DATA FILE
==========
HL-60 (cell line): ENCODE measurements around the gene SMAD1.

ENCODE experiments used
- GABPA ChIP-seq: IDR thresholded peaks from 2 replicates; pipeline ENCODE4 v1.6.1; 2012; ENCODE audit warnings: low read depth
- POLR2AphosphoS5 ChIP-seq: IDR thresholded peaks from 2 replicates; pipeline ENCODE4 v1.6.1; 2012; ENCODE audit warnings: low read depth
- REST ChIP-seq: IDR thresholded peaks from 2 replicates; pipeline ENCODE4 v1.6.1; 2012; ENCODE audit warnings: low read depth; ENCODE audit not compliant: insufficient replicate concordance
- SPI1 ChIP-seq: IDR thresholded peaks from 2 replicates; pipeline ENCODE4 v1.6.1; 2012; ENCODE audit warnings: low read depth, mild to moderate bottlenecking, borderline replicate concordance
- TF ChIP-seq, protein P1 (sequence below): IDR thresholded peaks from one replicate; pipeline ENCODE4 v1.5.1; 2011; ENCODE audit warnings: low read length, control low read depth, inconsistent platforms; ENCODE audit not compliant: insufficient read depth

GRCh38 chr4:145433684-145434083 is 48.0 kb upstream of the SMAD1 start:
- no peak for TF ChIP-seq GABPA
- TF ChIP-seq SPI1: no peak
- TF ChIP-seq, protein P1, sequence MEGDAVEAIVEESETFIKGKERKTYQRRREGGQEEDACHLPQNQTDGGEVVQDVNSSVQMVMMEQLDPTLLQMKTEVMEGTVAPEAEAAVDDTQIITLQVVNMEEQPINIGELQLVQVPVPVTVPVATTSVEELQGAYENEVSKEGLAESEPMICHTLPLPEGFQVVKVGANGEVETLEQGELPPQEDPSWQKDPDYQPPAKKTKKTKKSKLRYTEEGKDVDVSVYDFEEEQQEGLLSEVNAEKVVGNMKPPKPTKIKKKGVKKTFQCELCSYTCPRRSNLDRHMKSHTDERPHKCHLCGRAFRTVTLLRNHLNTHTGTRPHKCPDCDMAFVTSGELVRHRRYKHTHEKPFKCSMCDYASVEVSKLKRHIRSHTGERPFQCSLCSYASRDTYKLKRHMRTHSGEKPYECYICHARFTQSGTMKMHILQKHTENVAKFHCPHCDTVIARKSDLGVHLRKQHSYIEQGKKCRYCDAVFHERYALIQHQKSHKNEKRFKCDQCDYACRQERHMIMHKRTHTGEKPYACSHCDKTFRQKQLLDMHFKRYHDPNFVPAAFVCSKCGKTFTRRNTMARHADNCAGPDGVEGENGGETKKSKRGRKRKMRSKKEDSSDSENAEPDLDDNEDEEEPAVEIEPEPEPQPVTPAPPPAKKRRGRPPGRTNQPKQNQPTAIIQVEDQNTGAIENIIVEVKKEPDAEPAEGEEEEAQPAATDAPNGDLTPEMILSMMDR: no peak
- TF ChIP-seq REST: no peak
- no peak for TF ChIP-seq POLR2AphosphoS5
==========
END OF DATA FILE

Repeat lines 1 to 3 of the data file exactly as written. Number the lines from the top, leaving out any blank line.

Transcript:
HL-60 (cell line): ENCODE measurements around the gene SMAD1.

ENCODE experiments used
- GABPA ChIP-seq: IDR thresholded peaks from 2 replicates; pipeline ENCODE4 v1.6.1; 2012; ENCODE audit warnings: low read depth